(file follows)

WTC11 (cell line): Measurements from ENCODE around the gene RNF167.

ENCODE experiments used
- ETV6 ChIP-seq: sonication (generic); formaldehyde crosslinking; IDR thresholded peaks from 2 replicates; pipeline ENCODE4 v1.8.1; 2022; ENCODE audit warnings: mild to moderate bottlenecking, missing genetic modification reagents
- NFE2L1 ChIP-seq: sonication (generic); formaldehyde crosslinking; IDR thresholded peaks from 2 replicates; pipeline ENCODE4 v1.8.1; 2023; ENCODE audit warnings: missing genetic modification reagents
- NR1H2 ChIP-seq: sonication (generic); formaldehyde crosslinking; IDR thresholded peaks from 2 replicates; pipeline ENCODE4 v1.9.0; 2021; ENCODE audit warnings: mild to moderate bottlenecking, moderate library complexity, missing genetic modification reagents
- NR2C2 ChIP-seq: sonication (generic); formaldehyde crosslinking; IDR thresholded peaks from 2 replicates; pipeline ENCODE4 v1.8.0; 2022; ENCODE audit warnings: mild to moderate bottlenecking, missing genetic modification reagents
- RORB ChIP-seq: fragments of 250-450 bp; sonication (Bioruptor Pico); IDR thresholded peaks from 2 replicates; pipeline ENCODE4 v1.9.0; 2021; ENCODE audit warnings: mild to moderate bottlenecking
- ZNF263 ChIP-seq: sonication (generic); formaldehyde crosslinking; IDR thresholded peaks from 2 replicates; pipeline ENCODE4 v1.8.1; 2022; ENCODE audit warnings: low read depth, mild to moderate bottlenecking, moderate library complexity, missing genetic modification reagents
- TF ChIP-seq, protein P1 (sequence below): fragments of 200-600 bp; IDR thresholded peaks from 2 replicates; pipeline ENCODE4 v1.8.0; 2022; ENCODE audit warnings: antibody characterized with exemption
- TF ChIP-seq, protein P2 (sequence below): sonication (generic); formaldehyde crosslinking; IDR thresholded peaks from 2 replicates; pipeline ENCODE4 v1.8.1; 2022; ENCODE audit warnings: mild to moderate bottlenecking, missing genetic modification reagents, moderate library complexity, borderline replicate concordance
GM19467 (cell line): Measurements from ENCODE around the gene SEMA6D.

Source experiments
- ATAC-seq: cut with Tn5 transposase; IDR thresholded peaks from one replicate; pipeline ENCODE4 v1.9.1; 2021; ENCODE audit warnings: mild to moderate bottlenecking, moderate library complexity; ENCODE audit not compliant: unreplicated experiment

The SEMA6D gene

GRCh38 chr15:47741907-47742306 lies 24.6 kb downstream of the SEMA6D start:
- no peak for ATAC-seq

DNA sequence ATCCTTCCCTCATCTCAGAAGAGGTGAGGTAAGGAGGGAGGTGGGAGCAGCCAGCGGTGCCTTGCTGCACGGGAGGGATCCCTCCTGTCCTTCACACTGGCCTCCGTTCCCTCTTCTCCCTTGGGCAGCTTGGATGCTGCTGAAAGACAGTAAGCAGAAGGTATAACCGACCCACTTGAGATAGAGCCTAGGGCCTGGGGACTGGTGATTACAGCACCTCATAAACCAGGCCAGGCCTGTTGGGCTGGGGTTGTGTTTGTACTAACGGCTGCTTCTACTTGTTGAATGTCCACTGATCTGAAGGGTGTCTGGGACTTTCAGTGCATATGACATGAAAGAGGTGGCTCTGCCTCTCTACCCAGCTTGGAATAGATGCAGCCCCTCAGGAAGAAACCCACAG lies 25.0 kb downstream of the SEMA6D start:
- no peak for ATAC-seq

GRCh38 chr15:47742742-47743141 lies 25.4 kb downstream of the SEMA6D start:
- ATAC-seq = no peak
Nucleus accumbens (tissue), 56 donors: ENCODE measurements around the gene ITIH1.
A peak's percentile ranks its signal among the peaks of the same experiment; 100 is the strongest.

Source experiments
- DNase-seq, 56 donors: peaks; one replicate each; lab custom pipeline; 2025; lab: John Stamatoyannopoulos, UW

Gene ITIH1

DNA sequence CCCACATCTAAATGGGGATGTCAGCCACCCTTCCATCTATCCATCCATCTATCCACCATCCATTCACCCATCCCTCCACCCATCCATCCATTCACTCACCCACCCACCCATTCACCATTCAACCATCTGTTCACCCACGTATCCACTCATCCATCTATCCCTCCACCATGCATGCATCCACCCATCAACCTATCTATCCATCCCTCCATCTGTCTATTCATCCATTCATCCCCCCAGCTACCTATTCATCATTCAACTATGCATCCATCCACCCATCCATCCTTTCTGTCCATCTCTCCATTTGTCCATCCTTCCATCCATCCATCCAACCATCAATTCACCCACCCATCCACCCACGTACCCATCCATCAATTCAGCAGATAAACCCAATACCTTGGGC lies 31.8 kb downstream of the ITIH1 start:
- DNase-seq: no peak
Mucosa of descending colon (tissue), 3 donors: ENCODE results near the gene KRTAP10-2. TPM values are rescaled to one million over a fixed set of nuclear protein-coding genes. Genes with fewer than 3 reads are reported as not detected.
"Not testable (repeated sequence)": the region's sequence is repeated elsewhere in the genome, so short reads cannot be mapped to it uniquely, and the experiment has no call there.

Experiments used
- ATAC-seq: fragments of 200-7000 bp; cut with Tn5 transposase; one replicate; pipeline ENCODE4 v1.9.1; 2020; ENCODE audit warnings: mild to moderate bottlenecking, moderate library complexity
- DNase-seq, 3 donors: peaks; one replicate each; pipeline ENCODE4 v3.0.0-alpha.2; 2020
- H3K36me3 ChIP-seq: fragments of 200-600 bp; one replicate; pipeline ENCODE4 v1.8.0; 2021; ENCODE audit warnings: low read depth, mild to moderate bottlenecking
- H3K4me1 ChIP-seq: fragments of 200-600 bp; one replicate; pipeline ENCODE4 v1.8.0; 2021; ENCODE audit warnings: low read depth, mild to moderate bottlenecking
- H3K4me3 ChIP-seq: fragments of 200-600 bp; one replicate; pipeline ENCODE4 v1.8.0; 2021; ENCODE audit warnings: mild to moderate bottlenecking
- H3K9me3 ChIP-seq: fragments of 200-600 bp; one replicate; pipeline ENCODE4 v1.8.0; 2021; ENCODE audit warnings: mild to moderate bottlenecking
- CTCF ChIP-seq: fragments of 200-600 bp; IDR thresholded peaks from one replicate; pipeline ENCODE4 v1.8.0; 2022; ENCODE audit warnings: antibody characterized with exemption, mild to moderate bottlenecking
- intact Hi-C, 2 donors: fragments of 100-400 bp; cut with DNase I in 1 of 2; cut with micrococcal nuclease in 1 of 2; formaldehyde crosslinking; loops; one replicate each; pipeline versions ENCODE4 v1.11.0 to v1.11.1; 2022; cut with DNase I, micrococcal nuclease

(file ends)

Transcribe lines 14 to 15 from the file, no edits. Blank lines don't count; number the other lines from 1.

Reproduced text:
The SEMA6D gene

GRCh38 chr15:47741907-47742306 lies 24.6 kb downstream of the SEMA6D start: